A BIRTHDAY SALUTE to the late comics stalwart, who was born 106 years ago…
My inherent Batman bias shows whenever I come across the birthday of a creator who made a considerable mark on the world of the Caped Crusader. It’s just how am I’m wired.
But most of these same creators have a ton of other credits to their names and in some cases, fans are just as likely to link them to a different hero.
The example here is Irv Novick, the Silver and Bronze Age workhorse born 106 years ago on April 11, 1916, who is probably as beloved for his work on The Flash as he is on the Darknight Detective. So, my inclination this year was to do a TOP 13 gallery of some sort spotlighting Novick’s Scarlet Speedster, but as I was doing my research I came upon a low-key yet spectacular page from January 1971’s The Flash #204.
Issue #204 is probably better known for its Neal Adams-Dick Giordano cover but Page 11 is a master class on how to make an exposition scene visually arresting. Novick, with inker Murphy Anderson, takes six Justice League talking heads and arranges them across six panels — but the key is that he elevates Hawkman a little higher and Green Arrow a little lower, so that the entire visual is essentially a bold color wheel. (I just wish I knew who the colorist was.)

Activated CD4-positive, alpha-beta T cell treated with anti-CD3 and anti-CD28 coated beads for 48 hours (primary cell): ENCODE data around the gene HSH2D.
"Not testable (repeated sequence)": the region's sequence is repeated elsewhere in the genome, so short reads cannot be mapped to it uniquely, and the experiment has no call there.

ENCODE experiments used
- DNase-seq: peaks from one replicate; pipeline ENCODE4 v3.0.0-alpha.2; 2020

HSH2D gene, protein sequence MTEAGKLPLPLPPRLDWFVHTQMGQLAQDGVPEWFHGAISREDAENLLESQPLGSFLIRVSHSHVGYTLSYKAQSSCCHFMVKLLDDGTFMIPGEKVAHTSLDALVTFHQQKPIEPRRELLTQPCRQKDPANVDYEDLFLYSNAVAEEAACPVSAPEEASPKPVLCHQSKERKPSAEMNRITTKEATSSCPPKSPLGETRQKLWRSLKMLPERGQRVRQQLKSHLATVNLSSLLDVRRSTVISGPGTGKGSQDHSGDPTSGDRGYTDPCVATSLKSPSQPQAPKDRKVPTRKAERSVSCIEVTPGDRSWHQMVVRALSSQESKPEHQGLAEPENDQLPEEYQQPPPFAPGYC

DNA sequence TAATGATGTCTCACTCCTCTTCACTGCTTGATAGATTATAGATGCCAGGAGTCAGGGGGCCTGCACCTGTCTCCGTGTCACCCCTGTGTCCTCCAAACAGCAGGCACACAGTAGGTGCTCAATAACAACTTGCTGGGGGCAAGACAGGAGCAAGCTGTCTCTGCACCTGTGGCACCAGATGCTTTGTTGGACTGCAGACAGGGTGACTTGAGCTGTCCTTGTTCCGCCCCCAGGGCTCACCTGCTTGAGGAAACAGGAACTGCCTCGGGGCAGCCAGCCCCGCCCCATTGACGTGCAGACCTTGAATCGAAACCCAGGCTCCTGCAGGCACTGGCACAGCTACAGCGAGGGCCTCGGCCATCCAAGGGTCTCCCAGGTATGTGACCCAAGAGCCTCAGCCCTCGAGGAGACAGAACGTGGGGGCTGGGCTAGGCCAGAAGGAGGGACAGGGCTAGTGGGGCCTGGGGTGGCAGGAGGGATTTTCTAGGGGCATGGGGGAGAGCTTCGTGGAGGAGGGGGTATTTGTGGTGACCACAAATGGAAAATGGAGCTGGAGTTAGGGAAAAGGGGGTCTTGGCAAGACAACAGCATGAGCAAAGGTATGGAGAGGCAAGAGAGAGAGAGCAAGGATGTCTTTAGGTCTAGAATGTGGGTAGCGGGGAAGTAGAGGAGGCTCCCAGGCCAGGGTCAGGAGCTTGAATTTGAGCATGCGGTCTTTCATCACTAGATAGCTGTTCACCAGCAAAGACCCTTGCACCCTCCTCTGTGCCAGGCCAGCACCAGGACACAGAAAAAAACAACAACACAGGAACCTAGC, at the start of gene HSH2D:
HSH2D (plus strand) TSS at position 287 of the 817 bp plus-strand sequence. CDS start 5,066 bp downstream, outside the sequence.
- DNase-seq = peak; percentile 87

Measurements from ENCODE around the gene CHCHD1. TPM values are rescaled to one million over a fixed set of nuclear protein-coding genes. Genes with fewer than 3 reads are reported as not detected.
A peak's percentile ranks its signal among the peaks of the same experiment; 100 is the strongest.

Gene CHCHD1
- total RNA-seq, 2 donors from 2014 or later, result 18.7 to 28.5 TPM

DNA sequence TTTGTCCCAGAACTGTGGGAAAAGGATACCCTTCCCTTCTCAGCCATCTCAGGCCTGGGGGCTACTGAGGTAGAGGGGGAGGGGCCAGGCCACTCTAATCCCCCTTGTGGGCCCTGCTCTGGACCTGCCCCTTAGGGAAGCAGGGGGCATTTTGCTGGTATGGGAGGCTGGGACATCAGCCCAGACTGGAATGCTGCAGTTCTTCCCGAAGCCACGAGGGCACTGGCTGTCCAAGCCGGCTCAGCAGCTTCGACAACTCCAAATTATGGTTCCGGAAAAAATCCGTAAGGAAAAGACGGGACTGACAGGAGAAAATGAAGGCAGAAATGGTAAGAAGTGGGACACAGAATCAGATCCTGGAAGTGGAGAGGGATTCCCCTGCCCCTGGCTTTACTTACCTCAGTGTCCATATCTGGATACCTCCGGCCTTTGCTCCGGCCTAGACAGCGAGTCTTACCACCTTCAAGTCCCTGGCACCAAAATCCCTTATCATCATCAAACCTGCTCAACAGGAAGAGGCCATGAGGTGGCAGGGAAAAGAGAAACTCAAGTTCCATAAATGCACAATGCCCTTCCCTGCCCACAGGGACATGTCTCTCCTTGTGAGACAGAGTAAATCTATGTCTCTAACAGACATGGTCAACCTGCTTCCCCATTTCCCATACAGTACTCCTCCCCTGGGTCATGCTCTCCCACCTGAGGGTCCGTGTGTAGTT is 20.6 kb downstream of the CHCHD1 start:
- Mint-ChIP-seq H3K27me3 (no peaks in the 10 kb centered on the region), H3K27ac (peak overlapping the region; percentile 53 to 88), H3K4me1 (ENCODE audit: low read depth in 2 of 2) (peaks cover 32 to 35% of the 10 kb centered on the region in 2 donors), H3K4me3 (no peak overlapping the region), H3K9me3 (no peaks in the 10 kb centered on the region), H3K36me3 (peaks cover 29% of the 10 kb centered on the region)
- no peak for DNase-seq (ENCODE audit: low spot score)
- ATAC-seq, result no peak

In addition, Novick subtly mimics the styles of other artists known for these individual heroes — note the Flash’s Infantino-esque mouth; that Hawkman and Superman are clearly given over to Anderson’s style; and the Adamsian Batman and Green Arrow. (Ollie’s got those cheekbones and the body language of the JLA’s angriest hero.)
Writer Robert Kanigher’s very-much-of-its-time, sexist dialogue for Black Canary notwithstanding, it’s one helluva page and a terrific example of the professionalism and skill of an illustrator who may never have been a superstar but whose artistry endures just the same.
— 13 SPLASH PAGES: An IRV NOVICK Birthday Celebration — 2021 EDITION. Click here.
— IRV NOVICK’s Greatest BATMAN Page. Click here.